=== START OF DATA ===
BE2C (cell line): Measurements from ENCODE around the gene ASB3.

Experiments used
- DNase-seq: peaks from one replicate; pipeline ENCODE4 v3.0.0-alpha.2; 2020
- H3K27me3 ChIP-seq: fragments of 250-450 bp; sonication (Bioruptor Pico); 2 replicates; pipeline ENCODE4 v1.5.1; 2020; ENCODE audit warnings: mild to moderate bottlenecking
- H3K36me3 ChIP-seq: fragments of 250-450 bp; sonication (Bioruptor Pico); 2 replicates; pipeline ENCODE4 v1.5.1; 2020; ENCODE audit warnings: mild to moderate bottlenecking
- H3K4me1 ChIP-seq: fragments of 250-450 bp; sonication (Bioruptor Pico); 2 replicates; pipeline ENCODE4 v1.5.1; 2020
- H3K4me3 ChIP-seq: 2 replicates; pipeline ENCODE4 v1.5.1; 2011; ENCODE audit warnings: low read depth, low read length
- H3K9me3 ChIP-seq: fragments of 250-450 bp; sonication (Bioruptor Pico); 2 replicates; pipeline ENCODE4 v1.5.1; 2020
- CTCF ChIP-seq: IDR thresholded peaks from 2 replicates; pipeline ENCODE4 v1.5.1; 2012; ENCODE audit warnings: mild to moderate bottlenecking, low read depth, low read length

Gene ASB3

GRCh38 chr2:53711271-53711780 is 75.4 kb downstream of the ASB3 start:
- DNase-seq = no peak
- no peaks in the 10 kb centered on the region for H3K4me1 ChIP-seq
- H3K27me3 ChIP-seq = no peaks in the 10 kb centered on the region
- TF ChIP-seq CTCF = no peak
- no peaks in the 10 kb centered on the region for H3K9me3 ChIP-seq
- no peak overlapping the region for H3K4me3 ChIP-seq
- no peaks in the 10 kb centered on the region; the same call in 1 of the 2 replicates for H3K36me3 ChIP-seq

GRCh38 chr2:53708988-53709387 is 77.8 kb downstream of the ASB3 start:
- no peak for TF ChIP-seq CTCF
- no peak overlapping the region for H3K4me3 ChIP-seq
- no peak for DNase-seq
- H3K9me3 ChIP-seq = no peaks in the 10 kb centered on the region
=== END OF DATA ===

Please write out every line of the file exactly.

BE2C (cell line): Measurements from ENCODE around the gene ASB3.

Experiments used
- DNase-seq: peaks from one replicate; pipeline ENCODE4 v3.0.0-alpha.2; 2020
- H3K27me3 ChIP-seq: fragments of 250-450 bp; sonication (Bioruptor Pico); 2 replicates; pipeline ENCODE4 v1.5.1; 2020; ENCODE audit warnings: mild to moderate bottlenecking
- H3K36me3 ChIP-seq: fragments of 250-450 bp; sonication (Bioruptor Pico); 2 replicates; pipeline ENCODE4 v1.5.1; 2020; ENCODE audit warnings: mild to moderate bottlenecking
- H3K4me1 ChIP-seq: fragments of 250-450 bp; sonication (Bioruptor Pico); 2 replicates; pipeline ENCODE4 v1.5.1; 2020
- H3K4me3 ChIP-seq: 2 replicates; pipeline ENCODE4 v1.5.1; 2011; ENCODE audit warnings: low read depth, low read length
- H3K9me3 ChIP-seq: fragments of 250-450 bp; sonication (Bioruptor Pico); 2 replicates; pipeline ENCODE4 v1.5.1; 2020
- CTCF ChIP-seq: IDR thresholded peaks from 2 replicates; pipeline ENCODE4 v1.5.1; 2012; ENCODE audit warnings: mild to moderate bottlenecking, low read depth, low read length

Gene ASB3

GRCh38 chr2:53711271-53711780 is 75.4 kb downstream of the ASB3 start:
- DNase-seq = no peak
- no peaks in the 10 kb centered on the region for H3K4me1 ChIP-seq
- H3K27me3 ChIP-seq = no peaks in the 10 kb centered on the region
- TF ChIP-seq CTCF = no peak
- no peaks in the 10 kb centered on the region for H3K9me3 ChIP-seq
- no peak overlapping the region for H3K4me3 ChIP-seq
- no peaks in the 10 kb centered on the region; the same call in 1 of the 2 replicates for H3K36me3 ChIP-seq

GRCh38 chr2:53708988-53709387 is 77.8 kb downstream of the ASB3 start:
- no peak for TF ChIP-seq CTCF
- no peak overlapping the region for H3K4me3 ChIP-seq
- no peak for DNase-seq
- H3K9me3 ChIP-seq = no peaks in the 10 kb centered on the region